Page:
Childhood maltreatment, maladaptive personality types and level and course of psychological distress: A six-year longitudinal study.

Publication Type:

Journal Article

Source:

Journal of Affective Disorders, Volume 191, p.100-108 (2016)

DOI:

10.1016/j.jad.2015.11.036

Keywords:

personality traits; psychological distress; anxiety; depression; longitudinal; childhood trauma

Abstract:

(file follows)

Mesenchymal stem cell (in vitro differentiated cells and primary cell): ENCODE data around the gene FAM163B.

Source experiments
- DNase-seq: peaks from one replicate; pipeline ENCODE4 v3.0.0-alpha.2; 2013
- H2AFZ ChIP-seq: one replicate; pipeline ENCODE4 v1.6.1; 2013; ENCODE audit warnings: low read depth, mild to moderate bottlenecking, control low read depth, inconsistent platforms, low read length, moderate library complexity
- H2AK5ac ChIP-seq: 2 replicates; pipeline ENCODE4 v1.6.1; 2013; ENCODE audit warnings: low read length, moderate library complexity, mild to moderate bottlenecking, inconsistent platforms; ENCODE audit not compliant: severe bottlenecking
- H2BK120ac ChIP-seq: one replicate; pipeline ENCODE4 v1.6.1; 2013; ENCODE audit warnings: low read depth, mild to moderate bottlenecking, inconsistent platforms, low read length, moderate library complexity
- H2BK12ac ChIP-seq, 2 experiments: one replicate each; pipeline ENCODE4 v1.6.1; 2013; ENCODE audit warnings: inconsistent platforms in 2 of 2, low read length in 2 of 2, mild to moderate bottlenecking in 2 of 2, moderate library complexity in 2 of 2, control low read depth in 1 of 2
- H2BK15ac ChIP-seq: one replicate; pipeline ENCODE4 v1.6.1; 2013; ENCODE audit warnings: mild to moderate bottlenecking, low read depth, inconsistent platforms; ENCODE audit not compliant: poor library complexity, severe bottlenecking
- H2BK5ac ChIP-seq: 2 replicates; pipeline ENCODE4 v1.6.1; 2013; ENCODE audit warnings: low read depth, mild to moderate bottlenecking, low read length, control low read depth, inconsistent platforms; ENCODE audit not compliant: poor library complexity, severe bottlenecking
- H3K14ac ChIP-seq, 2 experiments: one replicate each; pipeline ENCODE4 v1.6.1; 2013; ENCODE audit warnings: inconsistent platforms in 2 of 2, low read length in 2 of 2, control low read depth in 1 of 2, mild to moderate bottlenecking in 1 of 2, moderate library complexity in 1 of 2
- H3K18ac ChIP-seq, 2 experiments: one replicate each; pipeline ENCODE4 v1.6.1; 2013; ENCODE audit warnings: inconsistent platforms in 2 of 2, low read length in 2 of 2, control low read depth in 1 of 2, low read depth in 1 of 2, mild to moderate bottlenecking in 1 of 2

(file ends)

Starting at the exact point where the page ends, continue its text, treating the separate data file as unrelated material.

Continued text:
Background: Childhood maltreatment and maladaptive personality are both cross-sectionally associated with psychological distress. It is unknown whether childhood maltreatment affects the level and longitudinal course of psychological distress in adults and to what extent this effect is mediated by maladaptive personality. Methods: A sample of 2947 adults aged 18-65, consisting of healthy controls, persons with a prior history or current episode of depressive and/or anxiety disorders according to the Composite Interview Diagnostic Instrument were assessed in six waves at baseline (TO) and 1 (T1), 2 (T2), 4 (T4) and 6 years (T6) later. At each wave psychological distress was measured with the Inventory of Depressive Symptomatology, Beck Anxiety Inventory, and Fear Questionnaire. At TO childhood maltreatment types were measured with a semi-structured interview (Childhood Trauma Interview) and personality traits with the NEO-Five Factor Inventory. Results: Using latent variable analyses, we found that severity of childhood maltreatment (emotional neglect and abuse in particular) predicted higher initial levels of psychological distress and that this effect was mediated by maladaptive personality types. Differences in trajectories of distress between persons with varying levels of childhood maltreatment remained significant and stable over time. Limitations: Childhood maltreatment was assessed retrospectively and maladaptive personality types and level of psychological distress at study entry were assessed concurrently. Conclusions: Routine assessment of maladaptive personality types and possible childhood emotional maltreatment in persons with severe and prolonged psychological distress seems warranted to identify persons who may need a different or more intensive treatment.